Link Search Menu Expand Document

Relative references

It is important to ensure that code can be run on multiple computers, and that code will not require hours of repair if a folder is renamed. To do this, we use relative references for file paths. The principle behind this is simple: any time a file (data, log file, another piece of code, etc.) is references in the script, the code only specifies the name of the file and some shorthand for the filepath. This shorthand will vary depending on the software used and the preferences of the analyst. In Stata, this is generally a global macro. Scripts that modify data should avoid calling any absolute file paths to ensure that any script is as flexible as possible to changes in the file path.

For example, if I am loading data from “C:/My Documents/My Project Folder/data.dta”, I could type use "${relative_reference}/data.dta" if I had defined a global called relative_reference that contained C:/My Documents/My Project Folder. In this example, I would have defined that global to save the file path somewhere earlier in the script. One thing to note is that this global uses the entire file path. A relative reference such as ${directory}/My Project Folder/data.dta introduces more possibility for error by including an absolute name of a folder. Full file paths used in the project should preferable be saved as globals or called using macro extended functions.

There are multiple ways to make relative references including local and global macros, setting working directories, or user written commands in Stata such as fastcd. We suggest defining global macros in the master do file or a specific do file so that file paths are set in one location and are able to be called at any point during the dataflow.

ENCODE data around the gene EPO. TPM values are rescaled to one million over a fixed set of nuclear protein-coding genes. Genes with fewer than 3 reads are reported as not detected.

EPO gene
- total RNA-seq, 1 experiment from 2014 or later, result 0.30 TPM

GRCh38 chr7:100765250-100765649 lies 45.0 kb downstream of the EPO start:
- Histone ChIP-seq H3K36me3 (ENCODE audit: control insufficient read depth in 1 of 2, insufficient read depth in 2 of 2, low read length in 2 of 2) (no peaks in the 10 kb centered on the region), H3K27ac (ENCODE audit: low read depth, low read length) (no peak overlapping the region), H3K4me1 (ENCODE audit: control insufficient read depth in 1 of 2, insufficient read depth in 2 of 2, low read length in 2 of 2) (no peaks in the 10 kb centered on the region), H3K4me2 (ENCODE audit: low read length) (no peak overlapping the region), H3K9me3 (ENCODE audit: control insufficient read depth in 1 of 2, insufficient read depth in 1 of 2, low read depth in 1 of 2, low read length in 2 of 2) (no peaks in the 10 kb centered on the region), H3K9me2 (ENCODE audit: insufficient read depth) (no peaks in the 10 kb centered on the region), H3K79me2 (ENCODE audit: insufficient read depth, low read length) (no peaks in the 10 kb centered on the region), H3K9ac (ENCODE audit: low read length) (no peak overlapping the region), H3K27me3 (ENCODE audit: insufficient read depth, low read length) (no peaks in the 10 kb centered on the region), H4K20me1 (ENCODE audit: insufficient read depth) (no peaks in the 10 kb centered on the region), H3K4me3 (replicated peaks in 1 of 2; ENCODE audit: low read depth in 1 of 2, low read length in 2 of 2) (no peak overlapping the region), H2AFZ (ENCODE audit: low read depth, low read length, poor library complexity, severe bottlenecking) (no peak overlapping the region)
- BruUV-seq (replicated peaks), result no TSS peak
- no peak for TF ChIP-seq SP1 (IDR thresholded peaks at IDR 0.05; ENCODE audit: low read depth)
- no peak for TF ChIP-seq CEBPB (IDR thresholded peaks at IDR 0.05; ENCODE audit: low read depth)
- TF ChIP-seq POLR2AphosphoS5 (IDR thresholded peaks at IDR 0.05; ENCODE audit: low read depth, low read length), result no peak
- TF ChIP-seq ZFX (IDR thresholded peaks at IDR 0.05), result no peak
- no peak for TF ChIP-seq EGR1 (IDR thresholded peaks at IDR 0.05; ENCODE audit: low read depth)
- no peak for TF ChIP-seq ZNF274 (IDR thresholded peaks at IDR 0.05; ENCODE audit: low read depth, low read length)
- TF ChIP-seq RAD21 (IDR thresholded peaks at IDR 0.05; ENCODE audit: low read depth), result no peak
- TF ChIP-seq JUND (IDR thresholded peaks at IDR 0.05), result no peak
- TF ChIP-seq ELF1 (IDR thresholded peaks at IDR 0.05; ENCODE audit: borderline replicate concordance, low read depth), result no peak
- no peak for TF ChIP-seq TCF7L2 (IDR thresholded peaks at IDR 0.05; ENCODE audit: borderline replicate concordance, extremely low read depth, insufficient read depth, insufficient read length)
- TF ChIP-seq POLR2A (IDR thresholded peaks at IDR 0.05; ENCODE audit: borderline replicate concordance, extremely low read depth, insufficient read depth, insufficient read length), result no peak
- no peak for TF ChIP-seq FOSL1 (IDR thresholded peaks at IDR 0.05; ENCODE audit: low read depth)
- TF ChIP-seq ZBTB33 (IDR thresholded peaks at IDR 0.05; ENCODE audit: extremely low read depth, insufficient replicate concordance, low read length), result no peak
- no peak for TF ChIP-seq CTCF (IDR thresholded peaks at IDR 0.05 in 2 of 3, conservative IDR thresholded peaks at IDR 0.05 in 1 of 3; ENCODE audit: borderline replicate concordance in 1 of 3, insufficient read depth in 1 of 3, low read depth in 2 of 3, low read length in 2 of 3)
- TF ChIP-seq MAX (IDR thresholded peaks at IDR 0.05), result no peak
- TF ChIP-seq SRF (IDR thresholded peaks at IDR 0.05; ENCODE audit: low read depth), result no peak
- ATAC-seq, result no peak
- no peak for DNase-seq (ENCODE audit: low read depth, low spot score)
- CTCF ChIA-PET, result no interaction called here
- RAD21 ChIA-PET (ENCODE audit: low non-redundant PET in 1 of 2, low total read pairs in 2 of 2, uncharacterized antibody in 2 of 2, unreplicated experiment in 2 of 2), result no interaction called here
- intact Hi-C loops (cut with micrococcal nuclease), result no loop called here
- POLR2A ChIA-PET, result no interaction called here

Setting Relative References in Stata

To define relative references, do files can define a global for a particular path and then use the macro name throughout to refer to the set path.

*Set directory path
global path "C:/My Documents/My Project Folder"

*Set folder directories
global data "${path}/01_data"
global dos  "${path}/02_do"

Then, whenever we call a particular file, we include the correct file path:

*Run cleaning do file
do "${dos}/"

*Use clean data:
use "${data}/clean.dta"

Note that this names the directory where all project files are stored as the first global. After that it names relative references for each folder that contains files used by the do file using the global that contains the location of the project folder. This two-step process makes it easier to modify the do file for multiple users. Generally, the only folder that will be unique between users is the file path before the project folder (e.g. C:\Users\[username] is a common prefix that will change based on the username on Windows machines).

Working Default References

What if someone new uses the project that you don’t know their username? Often, it may not be possible to match a system variables stored by Stata to a unique identify a user. There are multiple solutions to this problem. Some master do files will start with a local user command that defines who the user is and sets relative references using a conditional:

*Define user
loc user Me

*Set project folder directory
if "`user`" == "Me" {
    global directory "C:/My Documents/My Project Folder/""

However, this requires manual management in the do file any time a new user is added to a project. To create a general case, the do file can take advantage of how Stata defines a project. When Stata is opened, State defaults to assigning a working directory by first, the location of the file being opened by Stata and second, the homepath in the file.

We suggest using `c(pwd)’ as a stand-in for file location and assume the user had opened the master do file: If you add this as an else at the end of the if "`user'"== conditionals, then there is a good chance the do file will run even if you haven’t made a specific local for the user.

*Set default directory
else {
    global directory = subinstr("`c(pwd)'", "\", "/" ,.)
    global directory = subinstr("`cdloc'", "/02_do", "", .) 

This will not work if the instance of Stata is opened from a file in a different directory than the do file that contains the code shown above. Text editors such as Atom and Sublime preserve the same instance of Stata. This code will be more likely to cause an error if the user does not use the do file editor or opens do files from the command line with doedit.